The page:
One Vilonia family escaped Sunday's tornado without injury even as a home was blown apart around them.
Nicky Havens said he first sent his three children to his in-laws' home across Oak Street because they had a small, metal safe room installed in the garage.
Havens and his wife joined the children and his wife's parents in the small space as the massive tornado moved into town.
"We seen it coming and we heard it coming, so we got in the safe room," he said. "It beat it pretty bad, but it worked. I'm proud of it."
The house didn't fare as well. The tornado winds ripped the roof off and downed its walls, sending splintered wood and crumbled brick around the yard. A car that had been parked next to the safe room had bricks thrown by the winds through its windows.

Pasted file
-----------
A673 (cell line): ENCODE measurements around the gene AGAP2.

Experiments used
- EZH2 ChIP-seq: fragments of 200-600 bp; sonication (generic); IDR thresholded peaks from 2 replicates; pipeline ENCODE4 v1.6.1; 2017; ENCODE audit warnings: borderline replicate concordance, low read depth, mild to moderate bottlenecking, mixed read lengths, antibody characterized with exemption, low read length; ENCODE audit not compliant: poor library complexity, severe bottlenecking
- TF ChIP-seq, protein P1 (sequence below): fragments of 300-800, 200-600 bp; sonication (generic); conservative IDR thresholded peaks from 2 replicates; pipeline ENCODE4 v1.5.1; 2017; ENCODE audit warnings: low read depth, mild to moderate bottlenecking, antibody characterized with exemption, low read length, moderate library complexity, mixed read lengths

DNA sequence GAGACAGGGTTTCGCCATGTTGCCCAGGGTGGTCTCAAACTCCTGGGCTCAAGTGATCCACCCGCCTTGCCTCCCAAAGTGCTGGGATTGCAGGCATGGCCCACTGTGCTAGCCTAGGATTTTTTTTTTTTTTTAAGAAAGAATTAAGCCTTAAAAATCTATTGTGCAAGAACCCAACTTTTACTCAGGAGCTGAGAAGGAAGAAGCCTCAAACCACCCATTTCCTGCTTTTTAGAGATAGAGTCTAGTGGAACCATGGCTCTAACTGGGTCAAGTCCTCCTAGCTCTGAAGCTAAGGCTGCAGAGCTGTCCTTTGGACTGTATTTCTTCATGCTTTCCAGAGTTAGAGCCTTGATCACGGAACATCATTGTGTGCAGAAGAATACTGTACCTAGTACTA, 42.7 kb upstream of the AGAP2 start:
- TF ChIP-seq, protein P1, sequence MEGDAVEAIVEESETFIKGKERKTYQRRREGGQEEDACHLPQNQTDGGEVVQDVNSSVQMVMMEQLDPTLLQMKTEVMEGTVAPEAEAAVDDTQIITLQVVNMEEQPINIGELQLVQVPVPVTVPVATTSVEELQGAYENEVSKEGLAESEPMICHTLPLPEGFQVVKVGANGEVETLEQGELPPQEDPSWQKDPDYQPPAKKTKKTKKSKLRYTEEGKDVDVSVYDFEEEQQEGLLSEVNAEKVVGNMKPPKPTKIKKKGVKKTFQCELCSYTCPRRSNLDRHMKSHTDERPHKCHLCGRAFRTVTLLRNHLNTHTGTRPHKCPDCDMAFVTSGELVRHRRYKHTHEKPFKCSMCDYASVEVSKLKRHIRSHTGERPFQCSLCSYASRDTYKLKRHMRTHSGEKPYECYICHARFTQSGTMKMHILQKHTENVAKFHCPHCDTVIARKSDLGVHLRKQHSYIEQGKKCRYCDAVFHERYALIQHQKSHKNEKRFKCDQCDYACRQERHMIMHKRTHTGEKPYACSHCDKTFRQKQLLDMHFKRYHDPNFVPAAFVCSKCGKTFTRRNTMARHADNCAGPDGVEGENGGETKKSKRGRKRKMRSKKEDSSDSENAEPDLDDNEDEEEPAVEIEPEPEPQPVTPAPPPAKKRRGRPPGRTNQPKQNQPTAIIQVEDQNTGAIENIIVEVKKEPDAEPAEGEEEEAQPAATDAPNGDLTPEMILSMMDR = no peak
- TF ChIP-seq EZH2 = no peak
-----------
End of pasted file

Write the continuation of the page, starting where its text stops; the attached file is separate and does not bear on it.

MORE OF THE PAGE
The family didn't talk while they "hunkered down" in the safe room, their "hearts thumping" as they listened to the tornado wreak its havoc on the home, Havens said.
"It felt like [the room] was just going to take off at any time," he said. "We knew the house was gone. You could hear it just take off."
On Monday, the family was back at their in-laws' home working to salvage what items they could. It was hard to see it in such shape, Havens said.
"But, hey, we're glad to be alive," he said said outside his nearby home, which was damaged but not destroyed.
Not everyone was so lucky, even those with safe rooms. Among the at least 14 people who died in the storm was a woman who was in a safe room, Gov. Mike Beebe told reporters.
"The house is gone, the safe room is still there, but she died in the safe room when debris hit the door to the safe room," he said. "She was doing everything she knew how to do. And still she lost her life."